Brookhaven is looking to give homeowners a break in property taxes.
The City Council unanimously approved a motion Tuesday night in support of an increased homestead exemption, which can be applied for by taxpayers who own the house they live in.
City officials urged the Georgia General Assembly to pass a bill allowing for a referendum on the measure. If the bill passes, Brookhaven residents would be able to vote on the ballot referendum this fall.
Over five years, the homestead exemptions for Brookhaven homeowners would double, according to the city’s resolution. The exemption for seniors and people with disabilities would increase nearly sixfold.
“This legislation protects affordable housing as well as lowers the overall tax burden for these homesteaded property owners. All homesteaded homeowners will get property tax relief,” Brookhaven Mayor John Ernst said in a statement.
It would be the first homestead exemption increase for Brookhaven since it became a city in 2012.
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If the referendum were to pass, the homestead exemption would gradually increase from $20,000 to $40,000 over a five-year period starting in tax year 2020. This would lead to a reduction in city property taxes by an average of $52.50 each year for homeowners who claim the exemption, the city estimated.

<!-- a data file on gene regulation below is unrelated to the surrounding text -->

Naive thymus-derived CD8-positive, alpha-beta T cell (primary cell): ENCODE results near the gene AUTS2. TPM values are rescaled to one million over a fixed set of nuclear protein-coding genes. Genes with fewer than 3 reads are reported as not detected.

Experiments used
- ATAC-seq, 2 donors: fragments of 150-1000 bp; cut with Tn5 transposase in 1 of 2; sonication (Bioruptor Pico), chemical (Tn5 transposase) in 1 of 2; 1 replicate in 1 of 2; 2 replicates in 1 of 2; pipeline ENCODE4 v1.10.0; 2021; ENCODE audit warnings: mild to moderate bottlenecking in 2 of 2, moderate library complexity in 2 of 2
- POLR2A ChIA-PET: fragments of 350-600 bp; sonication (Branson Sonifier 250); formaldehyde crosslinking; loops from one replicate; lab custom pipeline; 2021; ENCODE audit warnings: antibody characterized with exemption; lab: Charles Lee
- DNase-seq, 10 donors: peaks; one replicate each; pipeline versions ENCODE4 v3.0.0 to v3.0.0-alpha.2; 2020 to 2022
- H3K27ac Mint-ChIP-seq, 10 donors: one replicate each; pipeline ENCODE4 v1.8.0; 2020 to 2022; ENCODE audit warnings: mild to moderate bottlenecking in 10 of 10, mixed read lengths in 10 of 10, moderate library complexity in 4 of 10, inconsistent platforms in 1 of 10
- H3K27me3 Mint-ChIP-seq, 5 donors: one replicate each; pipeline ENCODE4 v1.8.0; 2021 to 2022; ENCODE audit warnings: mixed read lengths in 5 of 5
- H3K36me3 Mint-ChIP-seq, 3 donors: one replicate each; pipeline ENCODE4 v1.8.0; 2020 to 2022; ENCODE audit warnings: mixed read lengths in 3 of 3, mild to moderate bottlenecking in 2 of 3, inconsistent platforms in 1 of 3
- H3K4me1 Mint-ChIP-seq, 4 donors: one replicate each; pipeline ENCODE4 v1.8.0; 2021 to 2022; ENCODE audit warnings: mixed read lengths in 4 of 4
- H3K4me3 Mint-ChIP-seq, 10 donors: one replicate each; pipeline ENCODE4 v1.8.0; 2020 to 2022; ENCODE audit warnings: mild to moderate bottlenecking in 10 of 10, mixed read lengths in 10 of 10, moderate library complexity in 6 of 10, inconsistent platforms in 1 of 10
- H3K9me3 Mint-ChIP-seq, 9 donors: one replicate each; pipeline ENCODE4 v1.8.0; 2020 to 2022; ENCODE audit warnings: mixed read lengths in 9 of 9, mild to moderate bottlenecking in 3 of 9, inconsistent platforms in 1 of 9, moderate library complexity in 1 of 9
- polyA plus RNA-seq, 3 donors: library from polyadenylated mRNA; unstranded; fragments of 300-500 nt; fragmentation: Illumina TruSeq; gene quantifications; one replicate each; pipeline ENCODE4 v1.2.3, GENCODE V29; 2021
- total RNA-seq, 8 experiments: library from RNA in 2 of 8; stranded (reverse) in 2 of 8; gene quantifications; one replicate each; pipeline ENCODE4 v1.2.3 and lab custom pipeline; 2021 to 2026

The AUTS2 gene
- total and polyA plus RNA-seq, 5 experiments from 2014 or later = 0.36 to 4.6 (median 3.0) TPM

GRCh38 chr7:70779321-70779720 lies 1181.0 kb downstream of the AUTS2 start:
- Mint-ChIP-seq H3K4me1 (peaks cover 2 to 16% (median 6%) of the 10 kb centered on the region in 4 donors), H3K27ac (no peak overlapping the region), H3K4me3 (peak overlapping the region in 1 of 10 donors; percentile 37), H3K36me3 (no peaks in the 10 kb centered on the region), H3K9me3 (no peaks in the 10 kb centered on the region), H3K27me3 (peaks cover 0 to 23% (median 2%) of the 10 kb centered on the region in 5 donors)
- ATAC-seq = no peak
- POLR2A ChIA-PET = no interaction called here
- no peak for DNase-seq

Homeowners who are disabled and those over 65 currently get an additional $14,000 exemption. Under the proposed Brookhaven exemptions, those taxpayers would see that extra exemption balloon to $160,000 over five years.
Brookhaven estimated the economic impact of the tax breaks would total $2 million over five years.
A task force for affordable housing has been studying the issue for months and made the recommendations to the City Council.
“This measure benefits homeowners by reducing property taxes, especially for our seniors and the disabled, who often need it most. I hope that DeKalb County Government and DeKalb Schools will explore similar tax reductions,” District 1 Councilmember Linley Jones said in a statement. “Governments are all too often quick to spend every taxpayer dollar. Very few governments self-impose tax reductions.”
It was unclear Wednesday afternoon if a bill had been filed on the issue. Generally, local legislation is not subject to the restrictions of Crossover Day, which was last Thursday. It was the day statewide bills generally must pass one chamber of the General Assembly to have a chance at becoming law this year.
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